But then there’s a lot of parents who shush every idea or opinion their child has. They allow their negativities to spill on innocent minds. I have seen it all too often and can visualize a heart break happening when a child is treated as an insignificant creature with no feelings.

I believe that there should be method in our madness as parents. Respect is a learned trait and a child can only learn it if they see us exemplifying it. It starts at home, like most character building does and the parent plays the biggest role. Verbal or physical anger towards a child is like planting seeds of disillusionment in their tender minds. When nourished with disrespect, their mind learns that behavior and adapts it. It is easy to be angry but very difficult to straighten the kinks that form in the minds of the children as a consequence.¬†There is a simple rule I try to follow and I’d like to share it here.

When it isn’t the right time to talk to your child, excuse yourself politely, resist the temptation to snap, and get back to them at a later time with a controlled attitude. It’s all about how you carry your words, the tone, the body language and eye contact. A child’s mind is sharper than we know it to be as it isn’t loaded with worldly negatives. It hasn’t been covered with layers of dusty mental pollution or become selfishly consumed in the battle between me and I. They can feel an unillustrated emotion just by our presence and aura. And so keeping these facts in mind, I allow myself a healthy space so I can keep my sensibilities intact and offer to my child a fair discussion.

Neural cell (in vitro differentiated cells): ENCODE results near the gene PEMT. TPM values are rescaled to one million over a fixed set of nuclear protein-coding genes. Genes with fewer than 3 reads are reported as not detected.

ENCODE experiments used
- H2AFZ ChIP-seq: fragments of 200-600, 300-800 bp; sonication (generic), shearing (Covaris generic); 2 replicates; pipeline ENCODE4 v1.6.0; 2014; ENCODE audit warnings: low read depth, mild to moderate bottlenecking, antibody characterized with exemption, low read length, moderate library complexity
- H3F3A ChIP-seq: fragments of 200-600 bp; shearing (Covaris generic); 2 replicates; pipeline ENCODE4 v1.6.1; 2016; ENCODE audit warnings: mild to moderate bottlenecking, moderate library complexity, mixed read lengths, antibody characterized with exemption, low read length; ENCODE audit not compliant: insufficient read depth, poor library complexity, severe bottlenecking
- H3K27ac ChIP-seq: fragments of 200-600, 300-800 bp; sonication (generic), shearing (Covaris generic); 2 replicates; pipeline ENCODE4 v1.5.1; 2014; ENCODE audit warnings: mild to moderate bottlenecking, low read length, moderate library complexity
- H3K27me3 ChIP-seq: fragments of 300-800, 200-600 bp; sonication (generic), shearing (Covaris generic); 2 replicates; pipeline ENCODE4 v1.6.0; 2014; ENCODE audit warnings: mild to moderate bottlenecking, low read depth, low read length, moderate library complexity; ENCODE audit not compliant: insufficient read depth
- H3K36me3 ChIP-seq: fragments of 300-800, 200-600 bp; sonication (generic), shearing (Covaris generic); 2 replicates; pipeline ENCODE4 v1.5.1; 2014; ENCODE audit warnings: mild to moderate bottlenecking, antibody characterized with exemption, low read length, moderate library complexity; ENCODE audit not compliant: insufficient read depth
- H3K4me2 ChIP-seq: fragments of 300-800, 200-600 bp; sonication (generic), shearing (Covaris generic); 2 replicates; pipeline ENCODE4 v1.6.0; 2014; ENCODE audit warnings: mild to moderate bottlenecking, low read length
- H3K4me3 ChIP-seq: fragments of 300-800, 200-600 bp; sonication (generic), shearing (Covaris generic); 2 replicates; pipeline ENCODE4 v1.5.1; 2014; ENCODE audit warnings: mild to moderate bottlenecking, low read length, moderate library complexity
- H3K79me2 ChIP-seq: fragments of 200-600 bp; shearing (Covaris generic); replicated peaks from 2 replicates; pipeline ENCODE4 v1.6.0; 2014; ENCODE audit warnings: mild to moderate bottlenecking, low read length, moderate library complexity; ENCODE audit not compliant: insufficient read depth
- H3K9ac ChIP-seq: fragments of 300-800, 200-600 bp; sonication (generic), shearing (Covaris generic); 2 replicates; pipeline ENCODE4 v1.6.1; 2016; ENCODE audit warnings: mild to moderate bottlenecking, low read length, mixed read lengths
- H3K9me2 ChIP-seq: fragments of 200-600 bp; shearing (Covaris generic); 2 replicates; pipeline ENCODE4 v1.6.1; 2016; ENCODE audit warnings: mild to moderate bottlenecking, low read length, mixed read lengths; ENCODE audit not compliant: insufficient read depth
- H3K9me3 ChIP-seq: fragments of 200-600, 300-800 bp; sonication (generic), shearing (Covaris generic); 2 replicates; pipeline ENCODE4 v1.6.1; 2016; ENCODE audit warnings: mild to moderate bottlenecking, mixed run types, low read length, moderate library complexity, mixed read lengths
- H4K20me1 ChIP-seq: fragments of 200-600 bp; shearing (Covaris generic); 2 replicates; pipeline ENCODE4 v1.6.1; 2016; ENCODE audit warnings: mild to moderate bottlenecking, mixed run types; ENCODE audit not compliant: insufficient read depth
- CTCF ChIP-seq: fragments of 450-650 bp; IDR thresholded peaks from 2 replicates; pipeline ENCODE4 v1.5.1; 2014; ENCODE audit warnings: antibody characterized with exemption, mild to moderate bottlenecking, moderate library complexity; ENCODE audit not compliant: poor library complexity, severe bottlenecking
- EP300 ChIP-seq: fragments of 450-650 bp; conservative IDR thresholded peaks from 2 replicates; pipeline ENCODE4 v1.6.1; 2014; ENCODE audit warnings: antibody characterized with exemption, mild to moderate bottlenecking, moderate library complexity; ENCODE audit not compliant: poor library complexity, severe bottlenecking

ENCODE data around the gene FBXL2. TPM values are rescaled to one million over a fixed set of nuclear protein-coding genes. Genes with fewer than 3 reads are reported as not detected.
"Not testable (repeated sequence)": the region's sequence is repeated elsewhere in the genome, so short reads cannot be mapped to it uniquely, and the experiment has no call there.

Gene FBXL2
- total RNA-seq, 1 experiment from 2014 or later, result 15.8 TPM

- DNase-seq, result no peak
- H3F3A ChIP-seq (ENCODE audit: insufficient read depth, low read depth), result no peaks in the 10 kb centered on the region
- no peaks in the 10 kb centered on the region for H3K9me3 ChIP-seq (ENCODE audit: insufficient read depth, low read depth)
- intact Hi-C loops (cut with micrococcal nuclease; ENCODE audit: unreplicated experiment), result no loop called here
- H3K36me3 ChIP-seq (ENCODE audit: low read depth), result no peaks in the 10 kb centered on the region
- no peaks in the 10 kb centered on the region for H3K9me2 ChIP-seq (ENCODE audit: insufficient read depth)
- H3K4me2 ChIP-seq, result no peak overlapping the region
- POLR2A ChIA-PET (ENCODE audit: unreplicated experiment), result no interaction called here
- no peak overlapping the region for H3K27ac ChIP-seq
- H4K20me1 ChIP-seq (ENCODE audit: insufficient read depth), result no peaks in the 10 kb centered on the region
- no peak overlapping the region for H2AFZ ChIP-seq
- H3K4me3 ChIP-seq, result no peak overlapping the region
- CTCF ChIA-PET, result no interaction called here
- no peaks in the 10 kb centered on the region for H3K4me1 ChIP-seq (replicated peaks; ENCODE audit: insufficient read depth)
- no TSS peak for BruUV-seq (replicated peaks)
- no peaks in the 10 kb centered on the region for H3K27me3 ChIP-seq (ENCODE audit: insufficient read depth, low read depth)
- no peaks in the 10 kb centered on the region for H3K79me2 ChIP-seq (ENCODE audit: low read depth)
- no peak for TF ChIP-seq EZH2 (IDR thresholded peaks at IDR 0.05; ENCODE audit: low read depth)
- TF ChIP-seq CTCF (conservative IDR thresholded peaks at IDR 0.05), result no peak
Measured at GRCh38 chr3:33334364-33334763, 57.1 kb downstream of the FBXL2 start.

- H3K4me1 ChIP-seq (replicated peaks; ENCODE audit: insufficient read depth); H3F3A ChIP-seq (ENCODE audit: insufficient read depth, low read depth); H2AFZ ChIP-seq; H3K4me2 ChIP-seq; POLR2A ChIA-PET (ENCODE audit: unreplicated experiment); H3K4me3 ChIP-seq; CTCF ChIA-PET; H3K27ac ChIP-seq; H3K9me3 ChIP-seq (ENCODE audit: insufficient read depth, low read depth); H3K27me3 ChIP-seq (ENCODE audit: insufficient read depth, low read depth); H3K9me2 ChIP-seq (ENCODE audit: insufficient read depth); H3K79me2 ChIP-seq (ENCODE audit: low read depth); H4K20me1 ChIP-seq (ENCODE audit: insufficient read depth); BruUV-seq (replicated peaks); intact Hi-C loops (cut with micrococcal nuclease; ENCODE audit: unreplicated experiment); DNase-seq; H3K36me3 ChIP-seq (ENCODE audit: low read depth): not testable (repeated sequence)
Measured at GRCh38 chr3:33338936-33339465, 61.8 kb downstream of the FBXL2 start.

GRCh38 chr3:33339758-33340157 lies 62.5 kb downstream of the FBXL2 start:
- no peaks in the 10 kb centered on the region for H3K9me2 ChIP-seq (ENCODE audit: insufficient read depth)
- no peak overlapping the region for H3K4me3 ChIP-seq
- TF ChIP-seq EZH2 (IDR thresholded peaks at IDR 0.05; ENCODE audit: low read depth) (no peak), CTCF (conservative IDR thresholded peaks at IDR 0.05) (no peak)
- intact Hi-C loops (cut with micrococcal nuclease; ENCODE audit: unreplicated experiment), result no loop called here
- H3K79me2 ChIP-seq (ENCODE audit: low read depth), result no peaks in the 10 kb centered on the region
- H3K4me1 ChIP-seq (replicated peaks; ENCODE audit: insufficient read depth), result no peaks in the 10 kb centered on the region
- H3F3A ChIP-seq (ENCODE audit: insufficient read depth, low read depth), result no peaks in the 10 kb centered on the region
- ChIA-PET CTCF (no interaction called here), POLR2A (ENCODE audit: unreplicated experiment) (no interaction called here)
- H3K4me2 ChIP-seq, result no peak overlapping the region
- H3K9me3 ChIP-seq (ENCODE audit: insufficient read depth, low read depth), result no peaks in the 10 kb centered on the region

PostHeaderIcon Side by Side

The kids and I were walking in the cold this evening and though we were wrapped warmly in our winter coats and accessories, the chilling winds urged me to hold one hand of each kid on my either side. The little one overjoyed by mommy’s affection commented that she feels special when she gets to walk — not in front of me, not behind me but by my side.

I agree. When they’re ahead of me, I can watch where they’re going but I can’t hear them or steal a glance at their bright faces. When they are behind me, I need to make sure they’re still there. Right by my side, we’re together, connected, our pace adjusted to conform with each other, which I realized immediately is the way we should live our lives.

PostHeaderIcon Retrospecting…

I was upset with my 10 year old this afternoon for excessive whining over a very trivial issue. It was also real bad timing because I had to leave for school and gather a bunch of things. In a moment of fury, I said a few harsh words which I knew were indeed harsh because as I drove, both my daughters were unusually quiet sitting at the back.

A little later, I called my little 6 year old who had witnessed the fireworks earlier and asked what she thought about my words and if I was right to have taken that route. She thought for a moment and said, “mama, I think you could have been more polite. She was just tired and needed to cry. You should have let her for a minute and hugged her. Yelling at us makes us feel smaller than we are.”

I think I need to apologize, not for what I said but how I said it. I cannot use my position in our household hierarchy as an weapon. I have my place as a mother but must know effective methods of communicating with my children. Yes, every now and then I slip. But I’m not too old to apologize. I hope I can learn from my children as much as I hope they learn from me.